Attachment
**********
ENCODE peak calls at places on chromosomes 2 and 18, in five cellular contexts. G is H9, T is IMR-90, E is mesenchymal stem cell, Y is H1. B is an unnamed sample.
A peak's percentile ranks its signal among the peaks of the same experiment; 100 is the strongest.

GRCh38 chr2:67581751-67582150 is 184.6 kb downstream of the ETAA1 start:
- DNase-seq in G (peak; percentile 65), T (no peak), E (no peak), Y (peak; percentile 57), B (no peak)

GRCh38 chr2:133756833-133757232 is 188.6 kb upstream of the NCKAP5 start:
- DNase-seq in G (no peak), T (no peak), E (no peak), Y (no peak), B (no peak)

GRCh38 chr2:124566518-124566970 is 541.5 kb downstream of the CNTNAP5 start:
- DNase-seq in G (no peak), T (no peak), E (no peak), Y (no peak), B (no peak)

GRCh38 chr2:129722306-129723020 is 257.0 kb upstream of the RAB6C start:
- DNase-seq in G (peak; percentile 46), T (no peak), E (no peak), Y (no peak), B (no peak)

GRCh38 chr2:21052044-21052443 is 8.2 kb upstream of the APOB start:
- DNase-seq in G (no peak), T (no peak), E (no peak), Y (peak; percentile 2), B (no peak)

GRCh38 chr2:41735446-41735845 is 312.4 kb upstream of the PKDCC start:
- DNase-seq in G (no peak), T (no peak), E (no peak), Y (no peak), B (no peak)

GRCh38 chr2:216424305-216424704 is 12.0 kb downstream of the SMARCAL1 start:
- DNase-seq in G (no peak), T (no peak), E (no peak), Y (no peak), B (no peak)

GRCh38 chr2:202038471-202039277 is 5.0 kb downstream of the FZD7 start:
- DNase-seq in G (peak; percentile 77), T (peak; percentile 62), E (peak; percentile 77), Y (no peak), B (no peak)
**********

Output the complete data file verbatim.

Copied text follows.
ENCODE peak calls at places on chromosomes 2 and 18, in five cellular contexts. G is H9, T is IMR-90, E is mesenchymal stem cell, Y is H1. B is an unnamed sample.
A peak's percentile ranks its signal among the peaks of the same experiment; 100 is the strongest.

GRCh38 chr2:67581751-67582150 is 184.6 kb downstream of the ETAA1 start:
- DNase-seq in G (peak; percentile 65), T (no peak), E (no peak), Y (peak; percentile 57), B (no peak)

GRCh38 chr2:133756833-133757232 is 188.6 kb upstream of the NCKAP5 start:
- DNase-seq in G (no peak), T (no peak), E (no peak), Y (no peak), B (no peak)

GRCh38 chr2:124566518-124566970 is 541.5 kb downstream of the CNTNAP5 start:
- DNase-seq in G (no peak), T (no peak), E (no peak), Y (no peak), B (no peak)

GRCh38 chr2:129722306-129723020 is 257.0 kb upstream of the RAB6C start:
- DNase-seq in G (peak; percentile 46), T (no peak), E (no peak), Y (no peak), B (no peak)

GRCh38 chr2:21052044-21052443 is 8.2 kb upstream of the APOB start:
- DNase-seq in G (no peak), T (no peak), E (no peak), Y (peak; percentile 2), B (no peak)

GRCh38 chr2:41735446-41735845 is 312.4 kb upstream of the PKDCC start:
- DNase-seq in G (no peak), T (no peak), E (no peak), Y (no peak), B (no peak)

GRCh38 chr2:216424305-216424704 is 12.0 kb downstream of the SMARCAL1 start:
- DNase-seq in G (no peak), T (no peak), E (no peak), Y (no peak), B (no peak)

GRCh38 chr2:202038471-202039277 is 5.0 kb downstream of the FZD7 start:
- DNase-seq in G (peak; percentile 77), T (peak; percentile 62), E (peak; percentile 77), Y (no peak), B (no peak)